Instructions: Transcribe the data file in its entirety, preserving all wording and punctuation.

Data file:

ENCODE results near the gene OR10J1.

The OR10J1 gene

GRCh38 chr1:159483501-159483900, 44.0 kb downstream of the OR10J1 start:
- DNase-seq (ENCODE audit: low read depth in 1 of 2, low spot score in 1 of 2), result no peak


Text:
ENCODE results near the gene OR10J1.

The OR10J1 gene

GRCh38 chr1:159483501-159483900, 44.0 kb downstream of the OR10J1 start:
- DNase-seq (ENCODE audit: low read depth in 1 of 2, low spot score in 1 of 2), result no peak